Wednesday, March 18, 2020

Coronavirus-hit passenger-load knocks off exports of Kerala’s vegetables to half

Exports of vegetables and fruits to the Gulf countries via three Kerala airports fell 50% from the impact of COVID-19.
Because of this, the price of bananas went down to Rs 10 per kilo from rs 45 in Kerala and Tamil Nadu, much to the delight of buyers of the two states.
Farmers in South Tamil Nadu and in Kerala, through Thiruvananthapuram, Kochi and Kozhikode airports, export about Rs 2 crore worth vegetables per day to Gulf countries. Saudi Arabia is the biggest importer. Banana and pineapple account for as much as 70% of the green exports from Kerala. Of the banana varieties, Nendran plantain leads the food preferences of Kerala’s 20 lakh diaspora families fanning out in the GCC nations. The three airports export around $1,056 million worth greens to Gulf countries.
“There is no import ban to fruits and vegetables from India so far, due to Covid-19, except in Kuwait, but the fluctuations in logistics have affected the export volumes,” said Dil Koshi, secretary, APPEXA (Agricultural Products and Processed Food Exporters Association) told FE. It is the shift of Gulf flights from wide-bodied aircraft to narrow-bodied aircraft, due to low passenger load factor, that has hit the air cargo carrying capacity, thus trimming vegetable exports from 200 tonne to 100 tonne per day.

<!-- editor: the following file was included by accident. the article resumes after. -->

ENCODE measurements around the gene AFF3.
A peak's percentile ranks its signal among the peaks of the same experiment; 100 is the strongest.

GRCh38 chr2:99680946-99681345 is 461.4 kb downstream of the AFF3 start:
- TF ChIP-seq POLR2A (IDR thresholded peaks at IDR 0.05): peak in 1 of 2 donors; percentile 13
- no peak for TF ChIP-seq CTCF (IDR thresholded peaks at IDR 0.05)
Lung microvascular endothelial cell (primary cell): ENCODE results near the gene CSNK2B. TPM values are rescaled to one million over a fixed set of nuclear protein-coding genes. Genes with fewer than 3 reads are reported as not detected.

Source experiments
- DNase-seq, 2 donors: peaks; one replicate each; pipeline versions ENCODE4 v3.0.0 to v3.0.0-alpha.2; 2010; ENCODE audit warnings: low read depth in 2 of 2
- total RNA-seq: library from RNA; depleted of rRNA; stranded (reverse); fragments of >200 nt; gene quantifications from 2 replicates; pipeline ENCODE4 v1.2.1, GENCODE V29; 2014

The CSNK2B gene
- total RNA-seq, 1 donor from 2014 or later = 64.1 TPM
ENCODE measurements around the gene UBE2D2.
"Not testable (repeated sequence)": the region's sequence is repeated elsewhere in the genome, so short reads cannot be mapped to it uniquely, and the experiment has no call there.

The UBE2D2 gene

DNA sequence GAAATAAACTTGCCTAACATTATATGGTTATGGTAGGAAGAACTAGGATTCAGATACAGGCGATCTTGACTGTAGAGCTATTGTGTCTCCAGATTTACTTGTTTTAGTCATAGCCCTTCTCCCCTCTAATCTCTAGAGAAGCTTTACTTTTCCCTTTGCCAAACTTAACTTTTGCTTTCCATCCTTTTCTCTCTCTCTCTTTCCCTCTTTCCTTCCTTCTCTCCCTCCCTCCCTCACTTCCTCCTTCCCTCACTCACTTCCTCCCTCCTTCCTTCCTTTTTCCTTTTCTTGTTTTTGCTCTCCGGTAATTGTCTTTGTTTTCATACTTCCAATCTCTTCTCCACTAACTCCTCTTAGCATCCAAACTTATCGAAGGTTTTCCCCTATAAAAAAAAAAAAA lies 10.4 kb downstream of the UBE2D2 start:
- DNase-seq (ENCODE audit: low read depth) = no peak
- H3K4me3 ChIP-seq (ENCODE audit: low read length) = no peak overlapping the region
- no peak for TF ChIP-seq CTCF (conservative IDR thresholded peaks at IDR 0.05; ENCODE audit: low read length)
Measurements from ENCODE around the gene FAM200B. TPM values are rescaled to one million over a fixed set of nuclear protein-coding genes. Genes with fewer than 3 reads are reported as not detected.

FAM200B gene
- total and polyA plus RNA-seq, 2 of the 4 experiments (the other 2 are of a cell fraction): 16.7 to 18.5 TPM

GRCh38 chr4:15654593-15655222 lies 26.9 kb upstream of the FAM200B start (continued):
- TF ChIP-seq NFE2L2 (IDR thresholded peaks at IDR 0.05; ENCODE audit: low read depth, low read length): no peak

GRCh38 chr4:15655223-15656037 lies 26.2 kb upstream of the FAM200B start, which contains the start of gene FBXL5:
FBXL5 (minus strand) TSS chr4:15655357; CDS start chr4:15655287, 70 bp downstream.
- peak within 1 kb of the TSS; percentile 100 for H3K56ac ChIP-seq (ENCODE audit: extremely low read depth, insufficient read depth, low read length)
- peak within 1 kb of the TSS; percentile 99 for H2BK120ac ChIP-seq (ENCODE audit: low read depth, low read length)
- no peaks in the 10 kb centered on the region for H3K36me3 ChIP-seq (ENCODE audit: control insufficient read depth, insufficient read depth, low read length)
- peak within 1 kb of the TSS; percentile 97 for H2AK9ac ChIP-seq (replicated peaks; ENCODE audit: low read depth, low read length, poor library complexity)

Frequent cancellations of flights between Kerala and Gulf have also affected the export volumes. Saudi Arabia has banned travel to India. Early this week, several flight operators including Air India, Qatar Airways, Oman Air, Bahrain Air and Saudi Airlines have cancelled services to the Gulf from Kozhikode airport.
Tamil Nadu farmers are equally hit as they supply much of the perishable products exports through the Kerala airports. Kamalakkannan Pandiyan, who cultivates Nendran variety banana in three acres in Nagercoil, said that he was aghast to be told that his freshly harvested banana clusters, which were to be taken to be loaded to Thiruvananthapuram international airport, could not be accepted. “It costs Rs 2 lakh to breed Nendran variety plantain in one acre and if the assured market fails, we’ll be pushed to debt,” he said.
18/03/20  M Sarita Varma/Financial Express
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